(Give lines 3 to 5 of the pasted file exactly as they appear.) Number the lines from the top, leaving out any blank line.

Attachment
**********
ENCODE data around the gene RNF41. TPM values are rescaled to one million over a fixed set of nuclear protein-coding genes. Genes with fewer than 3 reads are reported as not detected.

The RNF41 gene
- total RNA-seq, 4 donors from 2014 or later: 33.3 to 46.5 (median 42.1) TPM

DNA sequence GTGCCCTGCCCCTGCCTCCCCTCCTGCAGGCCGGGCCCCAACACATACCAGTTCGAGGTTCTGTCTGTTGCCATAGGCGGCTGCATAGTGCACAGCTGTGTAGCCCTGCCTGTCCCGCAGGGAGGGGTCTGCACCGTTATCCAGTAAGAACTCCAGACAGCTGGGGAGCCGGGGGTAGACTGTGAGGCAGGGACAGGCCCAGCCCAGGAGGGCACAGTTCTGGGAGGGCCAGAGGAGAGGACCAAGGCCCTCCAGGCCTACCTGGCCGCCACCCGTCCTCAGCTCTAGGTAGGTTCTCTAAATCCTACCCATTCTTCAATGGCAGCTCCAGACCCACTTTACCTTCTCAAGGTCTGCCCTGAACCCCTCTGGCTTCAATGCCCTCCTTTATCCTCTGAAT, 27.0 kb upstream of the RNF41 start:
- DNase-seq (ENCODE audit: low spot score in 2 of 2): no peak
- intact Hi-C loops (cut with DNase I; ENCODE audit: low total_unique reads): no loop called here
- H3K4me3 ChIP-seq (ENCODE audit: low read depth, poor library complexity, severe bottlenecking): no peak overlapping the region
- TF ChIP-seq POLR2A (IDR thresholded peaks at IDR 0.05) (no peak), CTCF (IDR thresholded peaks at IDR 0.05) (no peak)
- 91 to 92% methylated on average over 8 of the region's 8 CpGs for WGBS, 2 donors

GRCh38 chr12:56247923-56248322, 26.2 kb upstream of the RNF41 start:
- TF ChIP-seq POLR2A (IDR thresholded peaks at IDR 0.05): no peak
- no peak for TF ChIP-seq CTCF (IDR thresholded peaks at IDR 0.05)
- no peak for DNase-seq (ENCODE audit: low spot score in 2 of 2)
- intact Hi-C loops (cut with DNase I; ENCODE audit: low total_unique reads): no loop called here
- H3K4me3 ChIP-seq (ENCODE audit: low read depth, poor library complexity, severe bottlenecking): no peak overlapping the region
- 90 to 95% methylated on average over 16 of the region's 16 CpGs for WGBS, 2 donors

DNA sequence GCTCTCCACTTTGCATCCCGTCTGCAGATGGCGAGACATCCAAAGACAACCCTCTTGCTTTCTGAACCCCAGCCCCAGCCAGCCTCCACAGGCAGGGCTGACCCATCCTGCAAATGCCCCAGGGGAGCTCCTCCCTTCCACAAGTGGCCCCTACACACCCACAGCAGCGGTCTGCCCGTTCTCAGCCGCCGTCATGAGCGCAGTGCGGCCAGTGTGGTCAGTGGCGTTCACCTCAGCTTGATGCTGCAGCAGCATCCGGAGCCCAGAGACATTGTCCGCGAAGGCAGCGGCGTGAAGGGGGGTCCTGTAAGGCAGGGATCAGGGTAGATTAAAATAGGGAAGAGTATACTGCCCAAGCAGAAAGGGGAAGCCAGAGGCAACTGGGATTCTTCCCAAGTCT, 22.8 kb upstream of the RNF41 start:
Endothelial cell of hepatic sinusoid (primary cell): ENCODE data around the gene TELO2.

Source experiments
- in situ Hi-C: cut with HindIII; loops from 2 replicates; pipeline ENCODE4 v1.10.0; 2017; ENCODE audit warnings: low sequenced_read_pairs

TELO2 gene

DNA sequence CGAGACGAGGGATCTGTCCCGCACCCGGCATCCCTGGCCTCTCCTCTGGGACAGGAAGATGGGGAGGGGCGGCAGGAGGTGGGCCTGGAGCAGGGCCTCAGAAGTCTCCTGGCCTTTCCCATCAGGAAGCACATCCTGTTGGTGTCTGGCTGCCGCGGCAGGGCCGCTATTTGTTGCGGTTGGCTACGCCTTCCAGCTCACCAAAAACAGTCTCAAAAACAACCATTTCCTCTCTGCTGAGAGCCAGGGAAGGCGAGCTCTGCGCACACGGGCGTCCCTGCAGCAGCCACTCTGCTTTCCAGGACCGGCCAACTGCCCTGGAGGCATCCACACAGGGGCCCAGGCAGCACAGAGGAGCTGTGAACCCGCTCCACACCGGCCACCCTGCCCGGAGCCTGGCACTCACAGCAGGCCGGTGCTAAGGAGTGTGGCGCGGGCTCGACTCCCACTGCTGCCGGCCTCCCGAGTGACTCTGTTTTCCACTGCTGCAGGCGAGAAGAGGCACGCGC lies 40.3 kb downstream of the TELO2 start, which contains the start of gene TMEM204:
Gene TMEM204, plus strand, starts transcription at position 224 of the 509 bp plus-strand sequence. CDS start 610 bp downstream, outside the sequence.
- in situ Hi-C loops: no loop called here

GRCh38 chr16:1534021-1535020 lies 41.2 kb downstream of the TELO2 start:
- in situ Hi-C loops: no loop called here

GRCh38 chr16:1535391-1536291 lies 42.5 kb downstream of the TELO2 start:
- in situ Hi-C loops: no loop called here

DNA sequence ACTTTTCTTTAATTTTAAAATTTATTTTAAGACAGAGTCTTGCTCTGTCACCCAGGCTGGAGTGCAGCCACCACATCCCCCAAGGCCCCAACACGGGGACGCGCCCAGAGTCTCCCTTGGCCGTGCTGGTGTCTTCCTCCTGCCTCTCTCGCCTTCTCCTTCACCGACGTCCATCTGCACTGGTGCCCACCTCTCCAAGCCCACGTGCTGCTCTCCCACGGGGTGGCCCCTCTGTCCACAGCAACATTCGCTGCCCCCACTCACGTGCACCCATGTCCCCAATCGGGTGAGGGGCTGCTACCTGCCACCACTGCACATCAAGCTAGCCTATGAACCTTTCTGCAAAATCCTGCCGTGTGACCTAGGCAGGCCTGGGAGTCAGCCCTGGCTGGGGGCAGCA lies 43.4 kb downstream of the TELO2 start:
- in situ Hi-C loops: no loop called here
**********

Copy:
- total RNA-seq, 4 donors from 2014 or later: 33.3 to 46.5 (median 42.1) TPM

DNA sequence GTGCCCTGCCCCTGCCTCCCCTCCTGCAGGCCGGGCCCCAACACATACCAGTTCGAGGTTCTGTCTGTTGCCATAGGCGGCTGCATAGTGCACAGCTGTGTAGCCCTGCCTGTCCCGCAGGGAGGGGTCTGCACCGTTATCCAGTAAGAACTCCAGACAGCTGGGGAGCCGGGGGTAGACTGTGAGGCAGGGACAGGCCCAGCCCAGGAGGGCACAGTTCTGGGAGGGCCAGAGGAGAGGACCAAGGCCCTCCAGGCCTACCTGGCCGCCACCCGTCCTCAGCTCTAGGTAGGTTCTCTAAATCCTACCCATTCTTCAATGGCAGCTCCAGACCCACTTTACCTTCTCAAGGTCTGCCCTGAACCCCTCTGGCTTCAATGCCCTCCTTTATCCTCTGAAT, 27.0 kb upstream of the RNF41 start:
- DNase-seq (ENCODE audit: low spot score in 2 of 2): no peak